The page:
An increase in seismic activity around the youngest Hawaii volcano poses no immediate danger to the Big Island, geologists report.
According to a report from the USGS Hawaiian Volcano Observatory, more than 100 earthquakes have been detected around Loihi Seamount, the underwater volcano off the southeast coast of Hawaii Island, between Monday and Tuesday mornings — a significant increase for a volcano that typically has fewer than three daily.
Of those earthquakes, 79 were magnitude-2.0, while another 19 were magnitude-3.0 or higher. Most Loihi earthquakes fail to reach as high as magnitude-2.0.
The quakes originated at approximate depths of between 0.6 miles and 6 miles beneath the volcano’s surface, or 2.2 miles to 7.7 miles below sea level.
As of midday Tuesday, the quake rate had dropped to less than four per hour.
Tina Neal, HVO scientist-in-charge, said similar “earthquake swarms” are not uncommon in volcanically active areas, and can range in length between mere hours or months. The last recorded eruption of the volcano occurred in 1996, which preceded a nearly monthlong swarm of more than 4,000 earthquakes.
Neal said the most likely cause of the recent swarm is a subterranean movement of magmatic fluids within the volcano, although she added that they could also be caused by gas or fluid escaping from Loihi.
If the earthquakes were to become shallower, it could indicate the beginning of a submarine eruption, Neal said, which could cause summit collapses that could, in turn, cause tsunami waves to reach the island. However, she emphasized that the volcano is likely too deep under the surface to generate any noticeable impact on the Big Island.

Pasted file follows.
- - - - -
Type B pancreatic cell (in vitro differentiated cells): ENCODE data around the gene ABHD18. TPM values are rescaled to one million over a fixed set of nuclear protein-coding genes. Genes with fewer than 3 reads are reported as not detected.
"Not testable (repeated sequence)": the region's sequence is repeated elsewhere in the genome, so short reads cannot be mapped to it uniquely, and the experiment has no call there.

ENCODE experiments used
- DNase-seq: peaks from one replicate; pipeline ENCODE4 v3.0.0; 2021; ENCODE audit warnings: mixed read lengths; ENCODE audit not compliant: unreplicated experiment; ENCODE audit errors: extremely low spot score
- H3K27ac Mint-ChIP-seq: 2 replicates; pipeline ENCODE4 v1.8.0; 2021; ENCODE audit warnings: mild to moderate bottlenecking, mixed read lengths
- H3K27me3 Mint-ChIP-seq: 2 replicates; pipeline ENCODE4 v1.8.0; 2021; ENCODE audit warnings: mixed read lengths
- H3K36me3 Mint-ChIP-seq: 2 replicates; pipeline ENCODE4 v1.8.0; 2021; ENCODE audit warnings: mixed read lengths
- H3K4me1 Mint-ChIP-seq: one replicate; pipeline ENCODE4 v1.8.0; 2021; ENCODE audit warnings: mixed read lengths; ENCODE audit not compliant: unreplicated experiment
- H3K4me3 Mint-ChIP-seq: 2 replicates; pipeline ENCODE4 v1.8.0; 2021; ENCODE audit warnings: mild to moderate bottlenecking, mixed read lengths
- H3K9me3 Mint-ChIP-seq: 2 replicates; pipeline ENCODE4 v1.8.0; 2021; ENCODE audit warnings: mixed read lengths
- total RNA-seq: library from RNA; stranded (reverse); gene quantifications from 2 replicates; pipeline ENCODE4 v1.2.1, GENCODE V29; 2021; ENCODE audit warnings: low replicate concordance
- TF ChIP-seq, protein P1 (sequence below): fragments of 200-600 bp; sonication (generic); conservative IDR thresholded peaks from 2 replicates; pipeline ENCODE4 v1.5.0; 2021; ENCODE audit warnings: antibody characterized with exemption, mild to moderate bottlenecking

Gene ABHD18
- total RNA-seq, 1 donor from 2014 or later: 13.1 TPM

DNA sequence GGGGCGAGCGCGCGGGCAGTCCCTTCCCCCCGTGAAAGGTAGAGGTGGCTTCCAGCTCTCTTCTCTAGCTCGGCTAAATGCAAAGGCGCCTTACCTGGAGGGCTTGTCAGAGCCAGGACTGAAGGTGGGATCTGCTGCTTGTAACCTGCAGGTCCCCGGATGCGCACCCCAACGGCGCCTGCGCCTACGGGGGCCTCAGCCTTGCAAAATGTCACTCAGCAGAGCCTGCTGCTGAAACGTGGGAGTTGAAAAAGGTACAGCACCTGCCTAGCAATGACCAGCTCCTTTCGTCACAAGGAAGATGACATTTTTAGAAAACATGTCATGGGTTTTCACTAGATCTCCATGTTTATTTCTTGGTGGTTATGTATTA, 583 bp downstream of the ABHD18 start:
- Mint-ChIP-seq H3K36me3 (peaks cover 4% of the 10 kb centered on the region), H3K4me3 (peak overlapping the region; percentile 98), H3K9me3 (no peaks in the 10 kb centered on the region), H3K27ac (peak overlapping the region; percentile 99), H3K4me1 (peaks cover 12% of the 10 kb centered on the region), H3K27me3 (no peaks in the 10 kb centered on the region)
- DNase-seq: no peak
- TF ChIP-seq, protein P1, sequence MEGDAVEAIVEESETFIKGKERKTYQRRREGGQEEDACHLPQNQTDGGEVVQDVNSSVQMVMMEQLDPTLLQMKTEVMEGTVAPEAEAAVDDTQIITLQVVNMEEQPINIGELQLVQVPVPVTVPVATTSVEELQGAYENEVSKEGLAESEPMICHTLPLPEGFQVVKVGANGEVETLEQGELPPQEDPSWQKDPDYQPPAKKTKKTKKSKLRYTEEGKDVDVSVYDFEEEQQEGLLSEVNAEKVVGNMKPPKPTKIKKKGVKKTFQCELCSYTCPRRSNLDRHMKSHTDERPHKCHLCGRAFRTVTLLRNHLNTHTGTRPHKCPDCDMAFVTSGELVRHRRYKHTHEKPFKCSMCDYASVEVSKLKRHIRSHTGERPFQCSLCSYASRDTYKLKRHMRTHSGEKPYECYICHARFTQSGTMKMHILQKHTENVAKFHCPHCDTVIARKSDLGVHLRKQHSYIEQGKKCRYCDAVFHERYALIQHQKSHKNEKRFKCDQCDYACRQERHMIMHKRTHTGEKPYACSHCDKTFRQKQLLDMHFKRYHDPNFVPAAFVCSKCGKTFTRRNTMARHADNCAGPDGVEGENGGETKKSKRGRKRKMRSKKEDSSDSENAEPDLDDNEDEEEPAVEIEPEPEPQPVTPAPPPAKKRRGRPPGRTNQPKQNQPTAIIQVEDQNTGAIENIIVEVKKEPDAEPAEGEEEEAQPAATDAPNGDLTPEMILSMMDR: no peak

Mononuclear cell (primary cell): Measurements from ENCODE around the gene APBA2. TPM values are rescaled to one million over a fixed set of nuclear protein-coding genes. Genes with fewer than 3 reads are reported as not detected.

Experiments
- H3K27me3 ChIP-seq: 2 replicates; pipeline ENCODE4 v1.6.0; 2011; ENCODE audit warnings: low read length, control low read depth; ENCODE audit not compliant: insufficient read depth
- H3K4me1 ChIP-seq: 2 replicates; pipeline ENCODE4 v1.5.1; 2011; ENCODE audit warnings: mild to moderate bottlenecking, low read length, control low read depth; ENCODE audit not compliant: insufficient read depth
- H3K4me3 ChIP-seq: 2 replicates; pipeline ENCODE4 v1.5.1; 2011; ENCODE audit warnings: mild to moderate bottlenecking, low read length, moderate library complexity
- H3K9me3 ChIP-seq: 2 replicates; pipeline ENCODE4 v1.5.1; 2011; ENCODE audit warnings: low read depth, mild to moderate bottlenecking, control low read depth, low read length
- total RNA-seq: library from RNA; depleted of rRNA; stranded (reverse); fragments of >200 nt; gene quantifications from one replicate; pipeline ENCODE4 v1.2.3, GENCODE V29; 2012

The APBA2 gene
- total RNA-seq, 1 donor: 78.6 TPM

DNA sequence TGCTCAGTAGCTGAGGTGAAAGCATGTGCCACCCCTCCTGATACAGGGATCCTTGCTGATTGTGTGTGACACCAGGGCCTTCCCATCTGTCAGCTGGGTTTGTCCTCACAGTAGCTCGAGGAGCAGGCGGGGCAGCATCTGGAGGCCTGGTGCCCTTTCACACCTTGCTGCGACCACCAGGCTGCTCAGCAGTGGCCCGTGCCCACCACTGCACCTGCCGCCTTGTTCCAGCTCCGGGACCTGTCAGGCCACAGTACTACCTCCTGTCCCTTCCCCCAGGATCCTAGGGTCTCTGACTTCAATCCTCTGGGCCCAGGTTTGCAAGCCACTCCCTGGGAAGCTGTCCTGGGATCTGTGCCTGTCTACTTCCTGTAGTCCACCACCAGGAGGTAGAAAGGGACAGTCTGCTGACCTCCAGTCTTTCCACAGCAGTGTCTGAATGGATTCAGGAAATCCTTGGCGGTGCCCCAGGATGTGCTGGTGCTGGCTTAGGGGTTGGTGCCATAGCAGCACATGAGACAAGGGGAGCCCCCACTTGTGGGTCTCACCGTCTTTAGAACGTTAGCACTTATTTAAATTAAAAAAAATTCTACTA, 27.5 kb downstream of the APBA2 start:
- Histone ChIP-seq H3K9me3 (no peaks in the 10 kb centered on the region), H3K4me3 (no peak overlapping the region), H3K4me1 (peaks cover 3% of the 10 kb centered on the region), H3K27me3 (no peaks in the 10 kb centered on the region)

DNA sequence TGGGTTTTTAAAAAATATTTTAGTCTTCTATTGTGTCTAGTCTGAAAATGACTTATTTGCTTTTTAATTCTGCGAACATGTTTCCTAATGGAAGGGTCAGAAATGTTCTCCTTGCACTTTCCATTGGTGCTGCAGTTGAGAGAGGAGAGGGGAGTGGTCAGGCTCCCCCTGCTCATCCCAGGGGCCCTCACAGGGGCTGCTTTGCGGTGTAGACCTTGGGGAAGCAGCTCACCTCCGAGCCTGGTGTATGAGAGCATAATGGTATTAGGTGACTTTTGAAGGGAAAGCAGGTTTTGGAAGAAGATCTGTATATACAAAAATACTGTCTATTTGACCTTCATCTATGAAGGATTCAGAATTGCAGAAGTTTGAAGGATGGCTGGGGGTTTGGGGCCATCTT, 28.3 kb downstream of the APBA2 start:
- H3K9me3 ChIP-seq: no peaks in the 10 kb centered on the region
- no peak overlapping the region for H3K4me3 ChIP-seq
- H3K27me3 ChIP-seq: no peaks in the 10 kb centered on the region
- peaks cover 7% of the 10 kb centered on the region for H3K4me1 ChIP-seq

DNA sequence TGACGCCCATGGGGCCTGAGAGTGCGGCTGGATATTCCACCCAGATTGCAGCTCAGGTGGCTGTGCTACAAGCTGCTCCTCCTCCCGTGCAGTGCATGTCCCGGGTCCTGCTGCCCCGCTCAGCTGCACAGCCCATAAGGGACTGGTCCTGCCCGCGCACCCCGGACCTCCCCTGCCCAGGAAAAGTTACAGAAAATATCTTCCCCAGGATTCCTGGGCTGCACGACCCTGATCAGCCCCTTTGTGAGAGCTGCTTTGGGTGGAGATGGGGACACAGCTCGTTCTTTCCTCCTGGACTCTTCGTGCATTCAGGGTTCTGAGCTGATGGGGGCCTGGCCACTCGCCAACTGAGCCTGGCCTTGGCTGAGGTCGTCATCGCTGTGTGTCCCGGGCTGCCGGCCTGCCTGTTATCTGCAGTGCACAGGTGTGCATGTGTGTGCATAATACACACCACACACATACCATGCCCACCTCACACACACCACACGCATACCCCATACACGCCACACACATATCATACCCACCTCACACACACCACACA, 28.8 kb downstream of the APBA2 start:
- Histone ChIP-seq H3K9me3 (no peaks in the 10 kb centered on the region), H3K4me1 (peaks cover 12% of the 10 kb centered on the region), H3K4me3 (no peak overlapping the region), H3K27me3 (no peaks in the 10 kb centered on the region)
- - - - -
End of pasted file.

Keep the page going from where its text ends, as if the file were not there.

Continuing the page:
“In 1952, there was a report of a tsunami in Kalapana,” Neal said. “But we don’t have a lot of data on an event from so long ago.”
Jackie Caplan-Auerbach, a professor at Western Washington University who has studied Loihi for decades, said its periodic earthquake swarms are “interesting, but not alarming.”
While the 1996 eruption did cause a summit collapse at Loihi — a 100-meter-high cone called Pele’s Vent collapsed into a 300-meter-deep pit — Caplan-Auerbach said that collapse was both too small and too incremental to be noticeable from the Big Island.
Caplan-Auerbach compared the collapse to the summit collapse at Kilauea’s Halemaumau Crater in 2018: In both cases, change occurred over long spans of time, with each earthquake accompanying only extremely small topographical shifts at once.
“But, even had it happened all at once, I don’t think it would have been big enough to do anything to the Big Island,” Caplan-Auerbach said. “In a relative sense, it’s too small. You think of the really damaging tsunamis, like the ones that hit Japan in 2011, and those were caused by the movement of literally thousands of kilometers (of tectonic plate) at once.
“I think Loihi would have to split in half to create a damaging tsunami,” Caplan-Auerbach concluded. “And we don’t think that’s going to happen anytime soon.”
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